Combustion Optimization In the Low-Temperature Combustion Regime

Yun, H. Combustion Optimization In the Low-Temperature Combustion Regime. University of Wisconsin-Madison, 2004.

A ?GA optimization code was applied experimentally to a HSDI single-cylinder diesel engine equipped with a common rail fuel injection system in order to reduce NOx, soot, and BSFC simultaneously. Four important control factors were used in this research to optimize engine emissions and fuel consumption, namely, start-of-injection (SOI) timing, intake boost pressure level, cooled exhaust gas recirculation (EGR) rate, and fuel injection pressure. The engine testing was done at two different operating conditions, which are 1757 rev/min and 45% load and 1550 rev/min, 25% load.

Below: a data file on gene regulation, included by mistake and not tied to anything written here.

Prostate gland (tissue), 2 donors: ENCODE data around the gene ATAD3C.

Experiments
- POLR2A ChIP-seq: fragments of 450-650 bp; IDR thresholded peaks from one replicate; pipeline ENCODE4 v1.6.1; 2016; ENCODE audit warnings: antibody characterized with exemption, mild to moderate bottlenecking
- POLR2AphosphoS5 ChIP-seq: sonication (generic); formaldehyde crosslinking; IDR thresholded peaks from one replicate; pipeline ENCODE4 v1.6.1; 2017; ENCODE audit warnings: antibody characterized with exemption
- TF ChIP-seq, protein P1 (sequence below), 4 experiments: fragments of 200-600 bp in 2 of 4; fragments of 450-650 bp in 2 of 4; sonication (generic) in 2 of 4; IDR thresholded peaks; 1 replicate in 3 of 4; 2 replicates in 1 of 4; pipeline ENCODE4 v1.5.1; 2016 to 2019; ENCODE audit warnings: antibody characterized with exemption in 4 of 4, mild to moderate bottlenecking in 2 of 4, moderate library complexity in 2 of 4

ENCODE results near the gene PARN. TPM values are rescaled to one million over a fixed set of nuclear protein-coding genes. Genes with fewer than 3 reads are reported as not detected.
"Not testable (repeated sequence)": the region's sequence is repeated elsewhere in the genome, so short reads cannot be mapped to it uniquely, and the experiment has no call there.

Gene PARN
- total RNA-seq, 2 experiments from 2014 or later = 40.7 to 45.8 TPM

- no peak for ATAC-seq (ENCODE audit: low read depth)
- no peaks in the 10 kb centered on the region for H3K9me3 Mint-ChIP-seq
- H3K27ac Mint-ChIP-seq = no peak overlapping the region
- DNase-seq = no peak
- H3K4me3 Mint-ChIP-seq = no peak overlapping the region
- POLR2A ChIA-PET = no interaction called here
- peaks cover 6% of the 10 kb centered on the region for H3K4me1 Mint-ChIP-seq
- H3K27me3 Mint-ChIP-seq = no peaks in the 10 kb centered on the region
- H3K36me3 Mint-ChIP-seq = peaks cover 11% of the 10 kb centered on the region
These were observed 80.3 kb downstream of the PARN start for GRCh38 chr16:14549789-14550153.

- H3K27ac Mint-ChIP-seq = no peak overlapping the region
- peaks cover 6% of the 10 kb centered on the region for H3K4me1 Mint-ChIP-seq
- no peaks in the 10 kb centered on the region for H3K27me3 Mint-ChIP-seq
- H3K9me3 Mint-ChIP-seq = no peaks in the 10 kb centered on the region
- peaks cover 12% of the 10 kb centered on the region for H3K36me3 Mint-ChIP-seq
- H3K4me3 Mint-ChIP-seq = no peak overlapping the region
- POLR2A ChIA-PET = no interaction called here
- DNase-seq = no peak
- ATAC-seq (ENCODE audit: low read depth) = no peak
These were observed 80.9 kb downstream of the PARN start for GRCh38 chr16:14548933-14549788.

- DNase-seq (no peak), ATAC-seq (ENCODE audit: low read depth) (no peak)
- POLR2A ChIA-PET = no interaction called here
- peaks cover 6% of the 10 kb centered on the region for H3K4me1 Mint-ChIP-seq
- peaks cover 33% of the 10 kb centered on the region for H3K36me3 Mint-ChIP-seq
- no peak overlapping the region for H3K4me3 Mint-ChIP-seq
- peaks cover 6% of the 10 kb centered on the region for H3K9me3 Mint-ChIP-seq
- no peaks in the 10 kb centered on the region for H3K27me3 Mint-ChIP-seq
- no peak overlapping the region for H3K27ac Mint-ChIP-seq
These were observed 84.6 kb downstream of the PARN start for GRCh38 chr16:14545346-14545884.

In order to investigate the characteristics of the optimum obtained during the optimization process, more fundamental research was done on the nature of the low-temperature combustion regime. Visualization tests using a transparent engine at the Sandia National Laboratory were performed. Based on these, combustion characteristics were examined by comparing with traditional heat release analysis. Finally, the factors that influence turbulent mixing rates, such as injection pressure, swirl ratio and post injection strategies were thoroughly explored through parametric study. Two different versions of the engine were used in the research, which are the optical engine for the visualization tests and combustion analysis, and an all-metal engine for emissions measurements. The representative operating condition considered for low-temperature combustion was 1500 rev/min, 3bar IMEP with 800 bar injection pressure and 50% EGR rate.